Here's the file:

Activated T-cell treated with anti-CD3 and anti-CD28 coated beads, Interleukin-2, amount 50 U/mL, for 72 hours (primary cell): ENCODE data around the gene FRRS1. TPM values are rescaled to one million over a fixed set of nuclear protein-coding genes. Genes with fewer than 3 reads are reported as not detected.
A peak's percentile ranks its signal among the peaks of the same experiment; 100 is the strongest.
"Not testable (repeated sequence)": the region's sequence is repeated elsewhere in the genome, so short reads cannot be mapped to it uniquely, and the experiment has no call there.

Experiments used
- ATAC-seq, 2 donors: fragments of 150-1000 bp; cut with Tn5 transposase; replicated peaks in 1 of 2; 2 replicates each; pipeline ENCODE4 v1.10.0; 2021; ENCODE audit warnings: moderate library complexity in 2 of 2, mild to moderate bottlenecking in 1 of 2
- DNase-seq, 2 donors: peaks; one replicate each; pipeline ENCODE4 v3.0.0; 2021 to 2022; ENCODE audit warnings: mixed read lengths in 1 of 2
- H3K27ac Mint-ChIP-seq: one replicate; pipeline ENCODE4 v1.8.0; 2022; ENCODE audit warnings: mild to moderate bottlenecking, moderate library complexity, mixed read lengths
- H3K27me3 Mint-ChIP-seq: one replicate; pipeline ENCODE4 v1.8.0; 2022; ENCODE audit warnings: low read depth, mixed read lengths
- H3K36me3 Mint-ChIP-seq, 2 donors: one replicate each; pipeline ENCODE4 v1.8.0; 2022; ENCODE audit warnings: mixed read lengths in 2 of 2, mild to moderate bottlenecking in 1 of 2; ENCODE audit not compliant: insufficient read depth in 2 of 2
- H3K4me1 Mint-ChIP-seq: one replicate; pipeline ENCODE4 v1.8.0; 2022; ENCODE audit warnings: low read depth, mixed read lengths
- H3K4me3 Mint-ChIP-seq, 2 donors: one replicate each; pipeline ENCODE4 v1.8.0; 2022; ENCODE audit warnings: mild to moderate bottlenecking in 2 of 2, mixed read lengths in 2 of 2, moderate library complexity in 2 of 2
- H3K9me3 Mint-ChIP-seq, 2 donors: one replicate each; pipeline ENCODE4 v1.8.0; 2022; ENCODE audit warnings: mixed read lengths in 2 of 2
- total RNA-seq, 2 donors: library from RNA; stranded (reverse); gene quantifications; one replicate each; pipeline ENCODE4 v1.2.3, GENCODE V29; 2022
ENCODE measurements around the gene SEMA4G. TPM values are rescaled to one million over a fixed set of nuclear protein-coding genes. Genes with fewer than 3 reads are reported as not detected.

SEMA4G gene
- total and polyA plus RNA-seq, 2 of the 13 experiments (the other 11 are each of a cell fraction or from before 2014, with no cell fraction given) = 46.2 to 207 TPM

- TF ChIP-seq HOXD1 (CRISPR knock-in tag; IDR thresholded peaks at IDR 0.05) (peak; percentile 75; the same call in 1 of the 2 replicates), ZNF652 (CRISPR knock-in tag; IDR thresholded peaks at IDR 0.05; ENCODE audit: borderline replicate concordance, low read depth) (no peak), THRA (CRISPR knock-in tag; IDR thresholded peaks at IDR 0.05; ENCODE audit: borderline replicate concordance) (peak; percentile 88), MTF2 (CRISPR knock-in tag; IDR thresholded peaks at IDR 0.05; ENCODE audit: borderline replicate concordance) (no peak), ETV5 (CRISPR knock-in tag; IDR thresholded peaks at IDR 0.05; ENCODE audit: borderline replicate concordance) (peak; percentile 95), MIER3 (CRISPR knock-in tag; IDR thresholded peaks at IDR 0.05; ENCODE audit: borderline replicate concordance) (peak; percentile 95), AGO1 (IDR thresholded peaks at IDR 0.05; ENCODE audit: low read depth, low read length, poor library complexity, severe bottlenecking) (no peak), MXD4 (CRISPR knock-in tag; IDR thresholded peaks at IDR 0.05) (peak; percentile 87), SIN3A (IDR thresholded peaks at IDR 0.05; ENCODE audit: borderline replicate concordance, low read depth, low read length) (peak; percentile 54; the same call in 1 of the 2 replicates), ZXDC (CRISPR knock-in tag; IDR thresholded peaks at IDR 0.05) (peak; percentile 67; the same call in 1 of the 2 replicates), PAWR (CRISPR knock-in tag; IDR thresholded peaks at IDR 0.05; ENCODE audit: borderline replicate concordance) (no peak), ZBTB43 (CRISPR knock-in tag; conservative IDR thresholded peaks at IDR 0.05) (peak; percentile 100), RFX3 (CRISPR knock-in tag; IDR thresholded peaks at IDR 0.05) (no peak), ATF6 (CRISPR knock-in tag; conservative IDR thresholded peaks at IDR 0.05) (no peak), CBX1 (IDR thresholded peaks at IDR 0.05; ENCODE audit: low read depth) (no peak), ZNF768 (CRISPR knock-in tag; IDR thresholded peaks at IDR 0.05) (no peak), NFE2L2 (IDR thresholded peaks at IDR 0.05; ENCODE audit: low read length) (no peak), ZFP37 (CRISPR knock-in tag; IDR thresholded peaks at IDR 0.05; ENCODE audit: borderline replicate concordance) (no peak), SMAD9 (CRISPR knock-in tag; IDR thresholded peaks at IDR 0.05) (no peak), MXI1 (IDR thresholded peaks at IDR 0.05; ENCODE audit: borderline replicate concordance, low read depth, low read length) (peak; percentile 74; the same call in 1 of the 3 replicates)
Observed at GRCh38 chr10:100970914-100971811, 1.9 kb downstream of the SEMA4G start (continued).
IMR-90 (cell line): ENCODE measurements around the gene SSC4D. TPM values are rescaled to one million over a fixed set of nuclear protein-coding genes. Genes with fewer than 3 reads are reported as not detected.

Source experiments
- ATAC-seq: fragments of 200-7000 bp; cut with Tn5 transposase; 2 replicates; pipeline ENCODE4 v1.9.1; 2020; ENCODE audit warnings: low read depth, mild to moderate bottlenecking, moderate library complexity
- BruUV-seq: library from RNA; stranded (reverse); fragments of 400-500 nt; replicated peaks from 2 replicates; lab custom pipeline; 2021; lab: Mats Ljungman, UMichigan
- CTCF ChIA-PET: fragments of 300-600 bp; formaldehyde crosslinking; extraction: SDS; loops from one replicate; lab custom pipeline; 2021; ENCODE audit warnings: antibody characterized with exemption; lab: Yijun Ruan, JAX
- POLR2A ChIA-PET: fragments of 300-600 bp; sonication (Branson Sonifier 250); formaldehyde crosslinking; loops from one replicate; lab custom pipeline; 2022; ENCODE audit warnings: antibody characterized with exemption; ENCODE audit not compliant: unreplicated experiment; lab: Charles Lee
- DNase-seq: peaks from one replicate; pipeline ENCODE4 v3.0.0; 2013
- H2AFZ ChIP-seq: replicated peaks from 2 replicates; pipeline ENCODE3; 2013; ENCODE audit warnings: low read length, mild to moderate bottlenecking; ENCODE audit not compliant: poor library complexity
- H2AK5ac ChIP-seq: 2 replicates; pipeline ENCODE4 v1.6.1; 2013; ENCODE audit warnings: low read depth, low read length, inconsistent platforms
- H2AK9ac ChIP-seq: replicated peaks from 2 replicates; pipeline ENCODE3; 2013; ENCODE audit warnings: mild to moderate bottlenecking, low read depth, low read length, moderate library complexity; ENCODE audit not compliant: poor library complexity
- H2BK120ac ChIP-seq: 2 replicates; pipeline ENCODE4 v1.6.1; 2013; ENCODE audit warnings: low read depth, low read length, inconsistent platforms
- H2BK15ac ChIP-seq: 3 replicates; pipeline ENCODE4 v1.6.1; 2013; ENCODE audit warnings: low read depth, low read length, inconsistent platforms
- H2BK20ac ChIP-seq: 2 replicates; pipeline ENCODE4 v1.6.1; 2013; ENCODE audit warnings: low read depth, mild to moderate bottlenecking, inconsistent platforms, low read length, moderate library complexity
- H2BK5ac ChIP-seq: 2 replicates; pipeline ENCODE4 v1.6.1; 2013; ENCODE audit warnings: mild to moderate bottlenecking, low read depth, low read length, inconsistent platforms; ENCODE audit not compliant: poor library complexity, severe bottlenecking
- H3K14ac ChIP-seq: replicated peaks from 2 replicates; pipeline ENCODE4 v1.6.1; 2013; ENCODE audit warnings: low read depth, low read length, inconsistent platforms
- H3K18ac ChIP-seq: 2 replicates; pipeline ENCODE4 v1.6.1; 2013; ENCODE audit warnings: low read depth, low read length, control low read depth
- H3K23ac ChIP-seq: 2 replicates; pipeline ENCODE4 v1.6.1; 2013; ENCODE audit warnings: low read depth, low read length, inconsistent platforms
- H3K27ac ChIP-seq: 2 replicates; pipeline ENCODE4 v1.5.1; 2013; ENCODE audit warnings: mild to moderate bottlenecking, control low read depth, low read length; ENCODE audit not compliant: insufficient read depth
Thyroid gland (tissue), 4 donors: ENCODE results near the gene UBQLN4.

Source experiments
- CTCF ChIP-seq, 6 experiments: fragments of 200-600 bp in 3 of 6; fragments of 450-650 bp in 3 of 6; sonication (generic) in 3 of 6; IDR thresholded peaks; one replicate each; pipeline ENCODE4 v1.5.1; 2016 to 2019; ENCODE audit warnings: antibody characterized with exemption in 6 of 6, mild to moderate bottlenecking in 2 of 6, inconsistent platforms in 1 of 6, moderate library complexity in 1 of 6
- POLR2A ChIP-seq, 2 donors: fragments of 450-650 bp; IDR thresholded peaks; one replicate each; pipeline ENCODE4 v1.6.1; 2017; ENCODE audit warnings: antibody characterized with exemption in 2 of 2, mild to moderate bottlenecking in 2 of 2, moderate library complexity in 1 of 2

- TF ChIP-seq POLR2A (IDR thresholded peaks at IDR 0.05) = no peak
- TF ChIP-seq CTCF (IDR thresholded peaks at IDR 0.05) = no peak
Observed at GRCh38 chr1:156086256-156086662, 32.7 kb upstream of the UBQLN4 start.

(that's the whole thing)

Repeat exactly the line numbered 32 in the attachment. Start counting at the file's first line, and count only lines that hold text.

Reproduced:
- H2BK5ac ChIP-seq: 2 replicates; pipeline ENCODE4 v1.6.1; 2013; ENCODE audit warnings: mild to moderate bottlenecking, low read depth, low read length, inconsistent platforms; ENCODE audit not compliant: poor library complexity, severe bottlenecking